• Image, personal branding matter a lot

    Erwin Versoza

    Erwin Versoza

    The Outdoors Club shop looks like it is not in an ideal location because it is situated along a major bank row in Greenhills, San Juan City.

    But the location of Outdoors Club is part of the marketing strategy of its owner, Erwin Versoza, who once did business in Banawe, Quezon City, wholesaling automotive accessories to various shops there.

    “You cannot find an accessory shop like this anywhere else in the Philippines. Normally, you go to Banawe [in Quezon City]. You don’t go to Ayala [Avenue] if you are selling car accessories. So I made it appear that I am the Rustan’s for car accessories,” he said.

    It was in 1999 that Versoza decided to set his sights on motorists who were willing to shell out money for expensive car accessories that will also make them feel good.

    “Let’s put it this way. I’m selling coffee and everybody knows coffee is P6 to P5 [per cup]. Then one day I told myself ‘I’m going to sell the P500 coffee,’” he said.

    Undeniably, all of the products sold at the Outdoors Club shop are of the high-end type and have price tags that would make the usual shopper of car accessories in Banawe think he or she stepped into the wrong place. Among the items on display at the shop are bike carriers, roof racks and luggage boxes bearing the Rhino-Rack or Mont Blanc brands.

    It was in 2012 that the Outdoors Club started carrying Rhino-Rack products from Australia.

    “So we picked up at around 2009, 2010 and 2011, and we dropped Thule products and moved to Rhino-Rack, the leader in Asia,” Versoza said.

    Strangely, it was not foresight that Filipino motorists would eventually start exploring the outdoors that prompted Versoza to set up Outdoors Club. He, however, agreed that it was more of a leap of faith and faith in the brands he was marketing that prompted him to put up the high-end accessory shop.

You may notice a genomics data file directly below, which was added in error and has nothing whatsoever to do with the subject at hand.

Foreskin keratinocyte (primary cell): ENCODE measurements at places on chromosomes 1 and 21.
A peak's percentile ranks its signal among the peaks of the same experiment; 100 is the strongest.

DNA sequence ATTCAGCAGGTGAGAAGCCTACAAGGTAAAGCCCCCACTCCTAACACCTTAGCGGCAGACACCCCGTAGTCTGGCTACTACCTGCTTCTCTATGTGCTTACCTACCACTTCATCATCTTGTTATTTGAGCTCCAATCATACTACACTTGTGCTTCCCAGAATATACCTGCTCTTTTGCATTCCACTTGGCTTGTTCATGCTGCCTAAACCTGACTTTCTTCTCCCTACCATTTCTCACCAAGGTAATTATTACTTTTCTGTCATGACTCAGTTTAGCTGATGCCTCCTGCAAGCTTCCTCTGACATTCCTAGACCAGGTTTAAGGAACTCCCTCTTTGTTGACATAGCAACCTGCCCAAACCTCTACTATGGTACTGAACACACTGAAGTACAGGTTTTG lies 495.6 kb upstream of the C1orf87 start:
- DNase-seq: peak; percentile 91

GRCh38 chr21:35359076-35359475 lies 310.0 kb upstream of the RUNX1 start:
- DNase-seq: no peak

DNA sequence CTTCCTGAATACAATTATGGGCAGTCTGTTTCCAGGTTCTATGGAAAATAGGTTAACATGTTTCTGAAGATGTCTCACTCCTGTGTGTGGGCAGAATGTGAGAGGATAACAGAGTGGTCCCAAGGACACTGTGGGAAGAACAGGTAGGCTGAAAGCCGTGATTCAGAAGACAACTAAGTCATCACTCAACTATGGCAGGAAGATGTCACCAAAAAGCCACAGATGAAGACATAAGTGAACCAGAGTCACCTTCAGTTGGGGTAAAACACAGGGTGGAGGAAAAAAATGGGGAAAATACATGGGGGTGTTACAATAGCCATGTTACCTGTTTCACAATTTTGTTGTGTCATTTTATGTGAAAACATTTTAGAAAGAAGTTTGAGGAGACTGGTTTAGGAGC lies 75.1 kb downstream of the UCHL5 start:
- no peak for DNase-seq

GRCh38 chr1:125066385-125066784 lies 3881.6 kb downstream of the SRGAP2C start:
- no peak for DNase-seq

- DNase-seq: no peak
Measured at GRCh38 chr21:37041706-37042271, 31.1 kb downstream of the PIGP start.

“I believe in my products that they will sell and sell they did. It’s also a matter of packaging, I packaged it in such a way that it’s like a product you don’t necessarily need, but you must have it as a symbol of your affluence. That is my strategy,” Versoza said.

    “The products that you see here, yes of course they have functions. Yes, of course, they are robust. Yes, of course, they are probably number one in their category, but that is irrelevant to a Filipino buyer. To a Filipino buyer, these [products]are as symbol that ‘I have arrived,’ something like that,” he said.

    Apparently, the only way for people to demonstrate that they have achieved a high level of success is not to proclaim it verbally to others. Versoza understands that quirk, which explains why successful people seek status symbols.

    “For example, I believe that I am wealthy man, I want to manifest it. You cannot say ‘I’m a wealthy man.’ You cannot say that. It’s taboo for a human being to proclaim something [like that]. Somebody else must say it, but nobody else would say it. The only way to say it is this [buy expensive products],” he said.

    Selling to the high-end market also made more business sense to Versoza, because the people making up that market are willing to pay for quality.

    “Instead of me telling everyone this has quality, I just put a price and let you decide on your own,” he added.

    Among the major factors that led to the growth of Versoza’s business is the way motorists are exploring the outdoors.

    “About 10 years ago, I have these friends from the bike industry, all of sudden they’re going out of town, but it’s not the usual hotel-style stay,” he said.